Sort of a philosophical musing for today, but nonetheless one I wanted to share, and hopefully get some feedback on.  Are you an early adopter?  Do you come out guns blazing with new technology whenever it becomes available, or do you stick with the rounds that you know how to fire until the proven replacement has been demonstrated and taught?  Sound off in the comments, and come on back tomorrow for yet another round! 🙂

Adobe’s DNG Converter

For many of us, an upgrade of one element in our tool kit comes with many unforeseen consequences and additional expenditures.  Just as a new camera body can necesitate the need for larger memory cards, hardware upgrades can also come with software upgrades.  The reason?  Camera file formats!  As camera vendors develop new proprietary formats for their raw file formats (CR2 for Canon and NEF for Nikon as the two predominant players in the game), the need has always existed to update your software to accommodate the new formats for body upgrades.

The best example of this was when I did my upgrade of the Canon XT to the Canon 40D just last year (or was it two years ago now?)…at the time I was using Adobe Photoshop CS2 to process my files.  Well CS2 development stopped as CS3 development started.  My Canon 40D was stuck in between application life cycles, and as a result, I was no longer able to process my CR2 files from the 40D natively in CS2.  Granted, I did upgrade to CS3 because of my interest in the field, but for those that either may not be interested in the software upgrade, or cannot afford to upgrade, there is a free alternative from Adobe – the Adobe DNG converter.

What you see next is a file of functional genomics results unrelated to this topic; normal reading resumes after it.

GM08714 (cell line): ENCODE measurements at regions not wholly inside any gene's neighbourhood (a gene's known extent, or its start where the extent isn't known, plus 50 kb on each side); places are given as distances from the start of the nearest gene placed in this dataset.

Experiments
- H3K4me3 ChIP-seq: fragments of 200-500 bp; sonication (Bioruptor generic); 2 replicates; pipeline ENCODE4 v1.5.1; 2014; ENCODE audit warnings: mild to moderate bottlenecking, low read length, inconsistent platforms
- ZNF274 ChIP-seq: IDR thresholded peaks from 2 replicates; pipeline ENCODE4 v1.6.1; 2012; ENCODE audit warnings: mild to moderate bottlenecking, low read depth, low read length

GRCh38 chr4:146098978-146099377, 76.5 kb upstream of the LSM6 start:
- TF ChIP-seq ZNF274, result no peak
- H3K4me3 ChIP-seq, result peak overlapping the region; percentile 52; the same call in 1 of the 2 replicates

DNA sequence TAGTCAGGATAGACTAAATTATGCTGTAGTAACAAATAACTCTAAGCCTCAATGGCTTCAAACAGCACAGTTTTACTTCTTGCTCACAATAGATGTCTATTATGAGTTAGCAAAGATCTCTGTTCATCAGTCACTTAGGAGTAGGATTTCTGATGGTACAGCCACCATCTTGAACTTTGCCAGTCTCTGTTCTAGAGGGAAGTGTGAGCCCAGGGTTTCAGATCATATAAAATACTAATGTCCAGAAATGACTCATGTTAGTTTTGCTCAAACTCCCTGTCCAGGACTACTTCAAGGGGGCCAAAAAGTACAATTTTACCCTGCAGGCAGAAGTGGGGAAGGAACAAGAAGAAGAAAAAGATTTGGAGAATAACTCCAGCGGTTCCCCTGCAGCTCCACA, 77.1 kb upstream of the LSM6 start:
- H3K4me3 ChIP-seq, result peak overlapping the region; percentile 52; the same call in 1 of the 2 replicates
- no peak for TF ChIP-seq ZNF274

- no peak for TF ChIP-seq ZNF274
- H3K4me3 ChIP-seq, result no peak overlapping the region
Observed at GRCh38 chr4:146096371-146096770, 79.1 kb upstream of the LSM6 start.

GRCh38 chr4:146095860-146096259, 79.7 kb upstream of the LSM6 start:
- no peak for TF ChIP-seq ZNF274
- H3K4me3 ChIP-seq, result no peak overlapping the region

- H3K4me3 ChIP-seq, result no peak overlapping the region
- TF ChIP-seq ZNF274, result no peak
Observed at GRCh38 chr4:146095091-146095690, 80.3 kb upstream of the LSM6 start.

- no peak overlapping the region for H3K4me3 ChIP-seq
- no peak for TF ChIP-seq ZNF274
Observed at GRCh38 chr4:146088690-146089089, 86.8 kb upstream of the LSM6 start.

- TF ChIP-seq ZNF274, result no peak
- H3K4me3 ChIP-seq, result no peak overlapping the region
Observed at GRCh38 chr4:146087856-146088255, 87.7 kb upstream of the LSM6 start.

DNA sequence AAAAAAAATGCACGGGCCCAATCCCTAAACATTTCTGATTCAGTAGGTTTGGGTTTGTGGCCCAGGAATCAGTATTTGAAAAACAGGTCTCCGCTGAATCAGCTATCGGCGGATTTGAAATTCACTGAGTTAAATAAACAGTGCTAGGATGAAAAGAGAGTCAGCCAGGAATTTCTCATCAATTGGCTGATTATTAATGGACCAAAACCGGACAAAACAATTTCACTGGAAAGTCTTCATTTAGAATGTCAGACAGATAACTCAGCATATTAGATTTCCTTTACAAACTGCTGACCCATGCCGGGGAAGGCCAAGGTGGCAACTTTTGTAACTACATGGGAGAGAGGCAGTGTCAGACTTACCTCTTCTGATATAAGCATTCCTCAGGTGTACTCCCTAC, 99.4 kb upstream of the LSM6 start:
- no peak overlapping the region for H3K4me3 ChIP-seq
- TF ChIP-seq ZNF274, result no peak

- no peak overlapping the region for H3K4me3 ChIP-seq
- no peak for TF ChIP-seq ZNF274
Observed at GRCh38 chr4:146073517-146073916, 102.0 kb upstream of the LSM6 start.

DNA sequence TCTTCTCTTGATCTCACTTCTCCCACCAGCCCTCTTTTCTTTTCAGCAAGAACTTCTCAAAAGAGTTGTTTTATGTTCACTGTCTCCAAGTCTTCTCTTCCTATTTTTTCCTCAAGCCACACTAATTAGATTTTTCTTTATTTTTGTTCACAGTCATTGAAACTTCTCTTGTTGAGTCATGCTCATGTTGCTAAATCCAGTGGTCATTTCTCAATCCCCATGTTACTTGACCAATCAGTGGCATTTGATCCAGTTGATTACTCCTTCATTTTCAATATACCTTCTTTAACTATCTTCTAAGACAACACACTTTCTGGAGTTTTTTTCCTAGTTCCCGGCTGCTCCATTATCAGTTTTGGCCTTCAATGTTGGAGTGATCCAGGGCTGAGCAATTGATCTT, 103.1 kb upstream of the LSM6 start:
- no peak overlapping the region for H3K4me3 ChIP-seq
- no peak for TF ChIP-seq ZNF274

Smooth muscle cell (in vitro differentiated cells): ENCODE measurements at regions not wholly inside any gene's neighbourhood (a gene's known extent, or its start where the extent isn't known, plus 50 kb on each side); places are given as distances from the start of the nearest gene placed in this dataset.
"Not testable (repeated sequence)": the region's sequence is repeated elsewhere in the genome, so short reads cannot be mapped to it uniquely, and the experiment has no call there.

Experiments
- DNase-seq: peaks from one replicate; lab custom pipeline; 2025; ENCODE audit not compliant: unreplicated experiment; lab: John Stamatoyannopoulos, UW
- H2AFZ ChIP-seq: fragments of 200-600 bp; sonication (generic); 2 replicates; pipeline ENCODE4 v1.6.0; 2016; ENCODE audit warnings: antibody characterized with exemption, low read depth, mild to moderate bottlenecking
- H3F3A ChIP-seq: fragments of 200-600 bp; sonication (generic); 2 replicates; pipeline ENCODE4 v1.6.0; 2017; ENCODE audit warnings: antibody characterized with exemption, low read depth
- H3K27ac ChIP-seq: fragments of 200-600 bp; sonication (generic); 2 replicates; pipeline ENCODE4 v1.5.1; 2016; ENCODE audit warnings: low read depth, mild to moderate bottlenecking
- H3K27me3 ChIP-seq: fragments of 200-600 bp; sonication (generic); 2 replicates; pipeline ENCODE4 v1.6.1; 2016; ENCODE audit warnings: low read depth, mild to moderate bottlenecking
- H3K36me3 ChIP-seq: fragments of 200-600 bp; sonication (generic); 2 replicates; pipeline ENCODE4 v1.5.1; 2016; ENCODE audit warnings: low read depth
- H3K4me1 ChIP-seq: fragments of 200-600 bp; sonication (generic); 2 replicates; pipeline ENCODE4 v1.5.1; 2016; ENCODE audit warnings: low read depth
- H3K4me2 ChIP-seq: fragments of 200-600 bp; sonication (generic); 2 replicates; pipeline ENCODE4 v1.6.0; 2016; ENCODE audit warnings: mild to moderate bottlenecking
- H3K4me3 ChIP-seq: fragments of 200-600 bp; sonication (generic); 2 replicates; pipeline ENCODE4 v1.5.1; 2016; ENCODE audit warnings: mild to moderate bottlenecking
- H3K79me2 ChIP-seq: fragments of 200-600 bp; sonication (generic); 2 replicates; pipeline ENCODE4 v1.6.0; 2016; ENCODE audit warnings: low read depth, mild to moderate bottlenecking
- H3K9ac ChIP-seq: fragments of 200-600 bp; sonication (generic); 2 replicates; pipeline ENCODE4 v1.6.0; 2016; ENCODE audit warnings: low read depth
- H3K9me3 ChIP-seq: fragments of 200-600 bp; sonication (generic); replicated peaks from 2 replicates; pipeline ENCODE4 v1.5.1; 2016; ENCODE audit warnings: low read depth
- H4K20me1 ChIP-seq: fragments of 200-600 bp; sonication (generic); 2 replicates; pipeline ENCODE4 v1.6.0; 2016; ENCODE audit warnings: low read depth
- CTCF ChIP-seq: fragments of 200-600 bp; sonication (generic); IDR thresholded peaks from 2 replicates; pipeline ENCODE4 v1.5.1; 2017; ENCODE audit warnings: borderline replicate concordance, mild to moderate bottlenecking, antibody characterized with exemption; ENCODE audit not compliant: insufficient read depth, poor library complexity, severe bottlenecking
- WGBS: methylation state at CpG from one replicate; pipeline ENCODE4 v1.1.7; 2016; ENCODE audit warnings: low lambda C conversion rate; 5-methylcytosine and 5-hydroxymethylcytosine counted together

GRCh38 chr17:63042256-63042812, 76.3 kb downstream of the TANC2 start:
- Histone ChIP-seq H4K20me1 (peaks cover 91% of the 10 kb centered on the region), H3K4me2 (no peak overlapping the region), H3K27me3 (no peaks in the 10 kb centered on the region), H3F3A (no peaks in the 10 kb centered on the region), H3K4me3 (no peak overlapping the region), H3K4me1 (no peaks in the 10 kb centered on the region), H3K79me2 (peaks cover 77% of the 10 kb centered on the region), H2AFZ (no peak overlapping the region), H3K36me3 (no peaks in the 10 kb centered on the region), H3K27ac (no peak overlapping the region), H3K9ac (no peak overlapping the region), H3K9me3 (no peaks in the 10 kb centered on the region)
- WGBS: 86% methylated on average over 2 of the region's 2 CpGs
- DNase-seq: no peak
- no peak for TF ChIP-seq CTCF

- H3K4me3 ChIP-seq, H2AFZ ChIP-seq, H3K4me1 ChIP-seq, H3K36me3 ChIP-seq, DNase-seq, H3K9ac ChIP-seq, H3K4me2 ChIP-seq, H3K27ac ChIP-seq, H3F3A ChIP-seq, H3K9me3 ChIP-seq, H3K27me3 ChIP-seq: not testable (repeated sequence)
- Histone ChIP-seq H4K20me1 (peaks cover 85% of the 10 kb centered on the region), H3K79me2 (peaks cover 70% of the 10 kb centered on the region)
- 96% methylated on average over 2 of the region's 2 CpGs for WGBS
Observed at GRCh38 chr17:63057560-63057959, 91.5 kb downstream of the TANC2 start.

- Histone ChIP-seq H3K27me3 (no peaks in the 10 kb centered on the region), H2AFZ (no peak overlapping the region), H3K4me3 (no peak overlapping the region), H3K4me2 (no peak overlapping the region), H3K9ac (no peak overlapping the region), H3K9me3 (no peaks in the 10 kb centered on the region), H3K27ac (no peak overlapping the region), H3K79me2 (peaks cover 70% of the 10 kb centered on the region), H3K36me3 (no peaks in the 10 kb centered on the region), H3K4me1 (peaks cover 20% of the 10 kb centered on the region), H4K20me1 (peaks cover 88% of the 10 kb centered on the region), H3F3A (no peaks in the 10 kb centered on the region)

This is a really cool utility and it gets updated on the same schedule as the Adobe Camera Raw utility that is unique to the image-editing applications of all Photoshop applications (CS4, LR, etc.).  The Adobe DNG stands for a Digital NeGative so it may help to think of this as a way of preserving your original data, yet still making it accessible, regardless of what other developments happen in the software world down the road.  I know, we all think that Adobe will be around forever, but the same was also thought of Kodak 20 years ago – and now those Kodak CD’s are becoming difficult to manage.  With that little nugget, it may be useful to consider the Adobe DNG option.  Additionally, the Adobe DNG negative has been submitted to the ISO standards setting organization for acceptance as a universal conversion utility, and are releasing it under the GNU licensing, so it will hopefully always be available for anyone.

With the stage set then,  for those who are not able to or not interested in upgrading, here is a brief tutorial of the Adobe DNG converter (in it’s current iteration as of 4/27/09), with screenshots.  If your folders of images look like this:

Adobe DNG Converter

Then the Adobe DNG Conversion Utility may be for you.  It starts pretty easily…you can download the Windows or Mac versions of it from here: